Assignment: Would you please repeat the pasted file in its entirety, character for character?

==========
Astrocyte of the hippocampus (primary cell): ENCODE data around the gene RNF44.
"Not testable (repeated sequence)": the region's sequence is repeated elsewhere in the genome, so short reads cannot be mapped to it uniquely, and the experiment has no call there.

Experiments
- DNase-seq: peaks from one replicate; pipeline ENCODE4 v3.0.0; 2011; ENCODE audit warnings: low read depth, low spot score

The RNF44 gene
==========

Astrocyte of the hippocampus (primary cell): ENCODE data around the gene RNF44.
"Not testable (repeated sequence)": the region's sequence is repeated elsewhere in the genome, so short reads cannot be mapped to it uniquely, and the experiment has no call there.

Experiments
- DNase-seq: peaks from one replicate; pipeline ENCODE4 v3.0.0; 2011; ENCODE audit warnings: low read depth, low spot score

The RNF44 gene